After watching several films directed by Clint Eastwood, I began to see patterns exhibited by each film’s main characters. This struck me when I watched Unforgiven.
While I was looking for the seminal Westerns of yesteryear, Unforgiven kept cropping up. After watching The Dollars Trilogy, in which Clint Eastwood kicks a lot of ass as The Man with No Name, his role in Unforgiven was striking. In the film, which he also directed, Eastwood plays Bill Munny, a retired assassin brought back into the game when a bounty shows up that can help his struggling family.
Munny’s charge is to kill two men responsible for cutting up a prostitute. He goes out with the help of his former partner Ned (Morgan Freeman), and the young kid who brought him the job, The Schofield Kid. But when they assault the first man, Ned finds he’s tired of the killing life and leaves early. The Schofield Kid then kills the other man, but admits that he’s never killed anyone (earlier he claimed to have killed five) and can’t stomach the killing business either. Munny’s is left to chug whiskey alone (after abstaining throughout the whole film) when he discovers Ned’s dead baby, Ned’s dead. Some killin’ needs gettin’ done and Munny’s gotta do it.
Compared to Eastwood’s previous roles as The Man with No Name and Dirty Harry, Unforgiven provides the anti-thesis to the icons he helped create. This time around, killing doesn’t come easy and the consequences catch up to everyone. Not to mention the different styling of the shoot outs, in which luck predicts who bites a bullet. As Gene Hackman’s character Little Bill Daggett says earlier in the film, it isn’t who can draw the fastest, but the guy who can be cool who wins a gunfight. A guy asks what if the other guy is faster and has a steady aim. “Then you’re dead.” Eastwood isn’t interested in glorifying violence, just in reality.
Flags of Our Fathers (also directed by Eastwood) operates in the same manner. Sure, the storming of Iwo Jima reminds you of Producer Spielberg’s Saving Private Ryan (1998), but the similarities stop after the beach is secured. The film centers around three men who are burned into the American psyche when they are photographed raising a flag on the island. The picture allows the men to return home, where they are celebrated as “heroes” and used to sell war bonds to keep the men on the frontline supplied. But not all of them feel like heroes. Here again, Eastwood seems interested in deconstructing myths of a genre, toning down glorifications (and even deifications) of those who fight and die in war.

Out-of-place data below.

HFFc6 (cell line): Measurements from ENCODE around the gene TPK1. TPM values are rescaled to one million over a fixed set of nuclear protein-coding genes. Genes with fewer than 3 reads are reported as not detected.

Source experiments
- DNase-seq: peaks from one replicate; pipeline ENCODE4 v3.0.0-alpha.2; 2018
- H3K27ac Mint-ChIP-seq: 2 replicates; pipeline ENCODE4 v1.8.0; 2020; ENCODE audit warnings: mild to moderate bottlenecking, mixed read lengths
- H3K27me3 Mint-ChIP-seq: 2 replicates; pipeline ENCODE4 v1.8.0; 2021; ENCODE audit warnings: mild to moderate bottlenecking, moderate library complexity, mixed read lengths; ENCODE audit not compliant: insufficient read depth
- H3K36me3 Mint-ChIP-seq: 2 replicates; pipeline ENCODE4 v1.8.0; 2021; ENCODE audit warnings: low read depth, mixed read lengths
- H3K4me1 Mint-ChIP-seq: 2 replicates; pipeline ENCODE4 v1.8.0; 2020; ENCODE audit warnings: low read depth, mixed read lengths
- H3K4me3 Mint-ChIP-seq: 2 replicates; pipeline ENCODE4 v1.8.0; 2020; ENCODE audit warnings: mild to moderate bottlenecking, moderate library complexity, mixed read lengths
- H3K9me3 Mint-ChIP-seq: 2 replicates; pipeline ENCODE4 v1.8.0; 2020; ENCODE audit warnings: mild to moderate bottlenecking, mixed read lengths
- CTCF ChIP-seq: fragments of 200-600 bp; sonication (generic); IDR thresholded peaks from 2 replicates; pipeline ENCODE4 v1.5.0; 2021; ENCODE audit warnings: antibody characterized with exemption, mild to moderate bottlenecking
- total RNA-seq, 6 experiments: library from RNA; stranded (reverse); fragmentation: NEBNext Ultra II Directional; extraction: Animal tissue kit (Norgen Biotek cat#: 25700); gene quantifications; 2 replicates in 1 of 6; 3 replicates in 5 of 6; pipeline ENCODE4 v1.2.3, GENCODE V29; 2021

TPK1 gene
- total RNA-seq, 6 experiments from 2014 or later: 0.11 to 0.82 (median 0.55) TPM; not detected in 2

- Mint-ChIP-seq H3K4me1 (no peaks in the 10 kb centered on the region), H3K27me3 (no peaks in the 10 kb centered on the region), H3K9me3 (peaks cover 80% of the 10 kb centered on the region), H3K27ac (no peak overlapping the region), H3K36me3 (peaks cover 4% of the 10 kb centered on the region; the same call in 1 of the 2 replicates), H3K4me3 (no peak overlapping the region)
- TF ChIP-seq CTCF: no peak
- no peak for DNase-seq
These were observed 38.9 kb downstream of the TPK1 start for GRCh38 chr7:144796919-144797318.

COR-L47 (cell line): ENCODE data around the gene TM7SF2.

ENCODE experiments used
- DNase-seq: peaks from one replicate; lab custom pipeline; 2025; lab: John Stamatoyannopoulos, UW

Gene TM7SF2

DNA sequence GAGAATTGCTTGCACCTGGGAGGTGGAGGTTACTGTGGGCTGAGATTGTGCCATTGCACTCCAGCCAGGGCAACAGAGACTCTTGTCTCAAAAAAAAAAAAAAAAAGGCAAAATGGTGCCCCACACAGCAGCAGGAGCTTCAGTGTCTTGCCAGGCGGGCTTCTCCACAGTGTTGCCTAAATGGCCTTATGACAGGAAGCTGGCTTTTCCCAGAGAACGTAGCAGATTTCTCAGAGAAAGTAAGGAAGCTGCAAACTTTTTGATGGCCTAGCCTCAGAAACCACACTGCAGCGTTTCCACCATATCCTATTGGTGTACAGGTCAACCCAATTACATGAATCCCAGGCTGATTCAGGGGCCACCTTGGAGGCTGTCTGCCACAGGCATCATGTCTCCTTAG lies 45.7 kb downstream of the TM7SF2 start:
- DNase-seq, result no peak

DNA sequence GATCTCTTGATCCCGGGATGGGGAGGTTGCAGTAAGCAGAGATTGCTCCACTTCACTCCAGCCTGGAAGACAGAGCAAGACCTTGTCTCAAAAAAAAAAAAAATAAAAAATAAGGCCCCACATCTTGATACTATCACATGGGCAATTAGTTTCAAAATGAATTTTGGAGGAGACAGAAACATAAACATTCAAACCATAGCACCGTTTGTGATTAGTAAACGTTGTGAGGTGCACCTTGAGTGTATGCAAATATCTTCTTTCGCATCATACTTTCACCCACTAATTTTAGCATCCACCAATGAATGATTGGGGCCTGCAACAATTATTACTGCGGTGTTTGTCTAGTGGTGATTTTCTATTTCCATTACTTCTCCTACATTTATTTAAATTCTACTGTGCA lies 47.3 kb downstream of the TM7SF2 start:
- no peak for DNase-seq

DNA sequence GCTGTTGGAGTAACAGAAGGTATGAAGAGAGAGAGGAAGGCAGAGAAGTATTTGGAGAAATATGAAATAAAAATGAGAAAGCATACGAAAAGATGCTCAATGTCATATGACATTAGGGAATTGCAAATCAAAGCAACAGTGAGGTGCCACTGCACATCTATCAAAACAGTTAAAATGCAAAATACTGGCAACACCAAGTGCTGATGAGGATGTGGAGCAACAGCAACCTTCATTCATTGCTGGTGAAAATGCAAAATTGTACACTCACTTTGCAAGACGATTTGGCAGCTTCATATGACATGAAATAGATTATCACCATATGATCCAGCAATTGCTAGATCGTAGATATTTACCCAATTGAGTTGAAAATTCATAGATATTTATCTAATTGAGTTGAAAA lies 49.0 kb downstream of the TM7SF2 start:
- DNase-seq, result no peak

Now, I didn’t just combine these two films because they were both directed by Clint Eastwood. I wanted to illustrate a point about all of Eastwood’s films: his more famous films detail some sort of penance that characters are performing (Unforgiven, Mystic River, Million Dollar Baby, Flags of Our Fathers, Gran Torino). In films in which Eastwood also stars, he usually plays a former killer (Unforgiven, Gran Torino) or does killing in the film (Unforgiven, Million Dollar Baby).
Before continuing, I think it’s good to define “penance.” Merriam Webster defines it as an act of self-abasement, mortification, or devotion performed to show sorrow or repentance for sin. So, by showcasing films with penance as a leading theme, is there something personally that Eastwood is carrying on his conscience or is trying to undo what he did in earlier films?
Allow me to explain: Lupe Fiasco’s latest album, The Cool, discusses the evils of the world in terms of The Cool. The Cool is just that, anything that we think of as “cool.” In the song “Put You On Game,” The Cool identifies itself:
I am the American Dream
The rape of Africa, the undying machine
The overpriced medicine, the murderous regime
The tough guy’s front and the one behind the scene
Nice car? The Cool. Godfather gangsters? The Cool. Have lots of money as a banker on Wall Street? The Cool. The Cool does not abide by racial or class distinctions. It is all around us; it is that which feeds our ego and thus destroys our world.
And Eastwood’s previous work is dripping with The Cool. From The Man with No Name to Dirty Harry, when you think of Eastwood, you’re thinking of The Cool. And Eastwood’s work since Unforgiven seems to reflect a conscious decision to move away from making films based on The Cool; that which helped his career become what it is today. When Walt Kowalski in Gran Torino goes to take care of the gangs harassing his neighbors, you’re eagerly anticipating Eastwood’s badass blowout, with bullets and blood by the boatload. Except that’s not what happens. Same with Unforgiven, whose shootout is less about who has The Cool on their side, but who has luck.
It’s hard to say for sure if Eastwood is performing penance for something he personally feels convicted about, or just professionally, as someone who fed The Cool and worries his legacy will only be of bullets and no heart. And I don’t know if Eastwood is as good as everyone chalks him up to be (I think his acting is pretty bad in some of these critically acclaimed films and thought Gran Torino was like a student film), but this deliberate move away from The Cool is to be admired. And regardless of the motive, he’s weakening The Cool and is allowing other types of male identity to be accepted without toting a pistol.
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